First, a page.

Switching in theory & practice [General Sta­tis­tics]

posted by Helmut Homepage – Vienna, Austria, 2015-02-27 16:37 (2297 d 23:32 ago) – Posting: # 14513
Views: 7,173

Hi Kaushik,

» How do we tackle/address these issues, Is it relevant to evaluate the generic to generic switchability impact, as none of the guidelines talk about these, Is there any specific method to explore this issue of switchability impact considering the fact that the markets are getting flooded with "N" number of generics

Good question.

» I have seen methods such as Indirect Treatment comparision/Network meta analysis published in the literature …

I guess you are talking about Arne Ring’s paper?1 Interesting ideas. Robert Schall is one of the pioneers of PBE/IBE. See their Fig.1:


The common approach is A). Note that the arrows are bidirectional. In approval BE is established for T1,…,N R but not the other way ’round. This is not a problem in ABE because we could re­verse the procedure. There might be already a problem with reference-scaled ABE. If the vari­ances of T and R are not equal the decision is not reversible any more.

In B) substitute the tests by major variations of the reference (each supported by a BE study with the previous product). The WHO faced serious problems identifying reference products which were as close as possible to the formulation used in phase III. Another obstacle: The first generic might be tested to an “old” reference and later ones to newer ones.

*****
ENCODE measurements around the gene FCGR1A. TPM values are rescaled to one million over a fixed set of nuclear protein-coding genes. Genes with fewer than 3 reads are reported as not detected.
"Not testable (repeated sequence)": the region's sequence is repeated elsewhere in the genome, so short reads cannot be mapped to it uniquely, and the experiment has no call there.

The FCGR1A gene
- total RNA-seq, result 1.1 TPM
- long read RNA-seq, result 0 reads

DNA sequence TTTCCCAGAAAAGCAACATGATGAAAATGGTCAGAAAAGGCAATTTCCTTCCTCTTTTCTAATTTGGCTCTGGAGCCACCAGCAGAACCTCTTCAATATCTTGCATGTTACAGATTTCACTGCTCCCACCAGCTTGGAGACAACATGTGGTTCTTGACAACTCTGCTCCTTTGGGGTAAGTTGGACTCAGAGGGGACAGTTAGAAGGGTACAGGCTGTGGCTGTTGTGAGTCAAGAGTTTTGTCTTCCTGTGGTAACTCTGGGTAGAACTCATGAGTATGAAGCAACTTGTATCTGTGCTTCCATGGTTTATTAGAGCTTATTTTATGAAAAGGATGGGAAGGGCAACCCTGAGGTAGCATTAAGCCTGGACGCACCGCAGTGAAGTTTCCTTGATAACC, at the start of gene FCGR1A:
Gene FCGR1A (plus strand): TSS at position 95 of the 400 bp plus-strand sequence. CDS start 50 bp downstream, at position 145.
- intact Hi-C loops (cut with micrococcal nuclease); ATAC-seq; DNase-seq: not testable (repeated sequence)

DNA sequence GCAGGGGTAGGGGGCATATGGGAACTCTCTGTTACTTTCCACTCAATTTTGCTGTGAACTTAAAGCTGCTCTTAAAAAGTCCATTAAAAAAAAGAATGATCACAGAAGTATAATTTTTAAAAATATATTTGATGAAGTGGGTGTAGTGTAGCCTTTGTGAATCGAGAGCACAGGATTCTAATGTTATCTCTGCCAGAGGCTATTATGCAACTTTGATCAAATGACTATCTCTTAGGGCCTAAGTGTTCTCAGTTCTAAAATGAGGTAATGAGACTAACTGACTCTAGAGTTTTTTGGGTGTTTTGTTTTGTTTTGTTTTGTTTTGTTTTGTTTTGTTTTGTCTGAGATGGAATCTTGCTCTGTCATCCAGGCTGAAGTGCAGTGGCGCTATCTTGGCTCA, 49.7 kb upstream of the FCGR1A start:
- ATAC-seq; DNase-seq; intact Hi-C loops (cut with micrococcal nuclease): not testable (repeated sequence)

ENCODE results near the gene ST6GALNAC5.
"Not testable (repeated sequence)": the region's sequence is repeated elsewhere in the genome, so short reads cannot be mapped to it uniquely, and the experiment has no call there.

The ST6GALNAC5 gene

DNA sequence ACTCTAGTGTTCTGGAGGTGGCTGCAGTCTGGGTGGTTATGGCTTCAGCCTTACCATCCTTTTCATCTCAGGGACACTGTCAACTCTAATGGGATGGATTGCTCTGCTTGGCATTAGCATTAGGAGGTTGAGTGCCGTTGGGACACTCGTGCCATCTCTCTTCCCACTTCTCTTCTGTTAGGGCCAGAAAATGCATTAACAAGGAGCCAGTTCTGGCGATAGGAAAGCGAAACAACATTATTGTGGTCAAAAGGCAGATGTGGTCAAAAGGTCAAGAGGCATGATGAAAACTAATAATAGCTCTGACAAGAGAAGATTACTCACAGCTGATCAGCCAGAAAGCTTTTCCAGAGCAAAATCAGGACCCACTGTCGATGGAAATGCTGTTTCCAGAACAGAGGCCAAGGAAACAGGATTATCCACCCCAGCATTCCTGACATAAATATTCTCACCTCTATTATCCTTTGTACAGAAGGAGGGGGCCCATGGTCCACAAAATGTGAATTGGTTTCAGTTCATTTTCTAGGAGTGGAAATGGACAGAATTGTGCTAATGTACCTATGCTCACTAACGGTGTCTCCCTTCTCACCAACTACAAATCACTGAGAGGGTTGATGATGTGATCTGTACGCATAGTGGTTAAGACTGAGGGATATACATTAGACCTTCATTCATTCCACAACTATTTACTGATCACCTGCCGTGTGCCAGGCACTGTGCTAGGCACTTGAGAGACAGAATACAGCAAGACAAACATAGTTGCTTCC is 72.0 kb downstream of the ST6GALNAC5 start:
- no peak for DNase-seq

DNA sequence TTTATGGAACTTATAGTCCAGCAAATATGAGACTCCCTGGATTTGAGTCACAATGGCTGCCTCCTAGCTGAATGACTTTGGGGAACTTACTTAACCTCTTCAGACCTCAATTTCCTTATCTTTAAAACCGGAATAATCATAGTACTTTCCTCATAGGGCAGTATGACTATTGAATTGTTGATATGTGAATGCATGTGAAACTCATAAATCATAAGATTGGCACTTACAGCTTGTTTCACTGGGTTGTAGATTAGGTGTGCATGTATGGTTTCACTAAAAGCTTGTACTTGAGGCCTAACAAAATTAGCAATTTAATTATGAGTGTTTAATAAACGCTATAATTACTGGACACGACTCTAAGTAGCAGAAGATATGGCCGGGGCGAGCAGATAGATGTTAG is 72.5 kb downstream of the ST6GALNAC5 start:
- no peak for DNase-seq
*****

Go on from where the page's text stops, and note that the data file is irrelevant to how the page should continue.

Heretic question I : Would be R3 bioequivalent to R0?
Heretic question II: How many minor variations (supported by in vitro data) can one expect until the re­fe­rence would be no more bioequivalent to the original product?

In clinical practice we face something beyond A):


Only the blue comparisons were performed (BE established) but the red switches might take place as well. With four generics we have four established BEs but six potential switches which were never tested for ABE. With ten generics we have 45 and with twenty an amazing 190. A lesson in com­bi­na­torics.

» … and being used for this by Canadian FDA/EMEA

Surprises me. Do you have a reference?

» […] what's your opinion
» 1. on assesing the impact of generic to generic switchability by a statistical method

IBE would help in theory.

» 2. As a researcher is there any way out to statistically evaluate these growing number of generics getting flooded in the market

If we leave IBE aside I don’t think so. Or should generic #21 perform 21 ABE studies (against R and T1,…,20)? Although from a theoretical perspective switching is not covered by ABE there seem to be no major problems – unless we talk about NTIDs, where switching is not acceptable in some regulations (e.g., in Denmark) or not recommended by medical specialists.

See another interesting paper.2 From the conclusions:

Two generic products (T1 and T2) can be switched from one to another when the T1/R and T2/R ratios are close to the same value, the CVw of the drug is low, and each BE study of T1–R and T2–R was conducted using a relatively large number of subjects.

  1. Ring A, Morris TBS, Hohl K, Schall R. Indirect bioequivalence assessment using network meta-analyses. Eur J Clin Pharmacol. 2014;70(8):947–55. doi 10.1007/s00228-014-1691-0
  2. Karalis V, Bialer M, Macheras P. Quantitative assessment of the switchability of generic products Eur J Pharm Sci. 2013;50:476–83. doi 10.1016/j.ejps.2013.08.023

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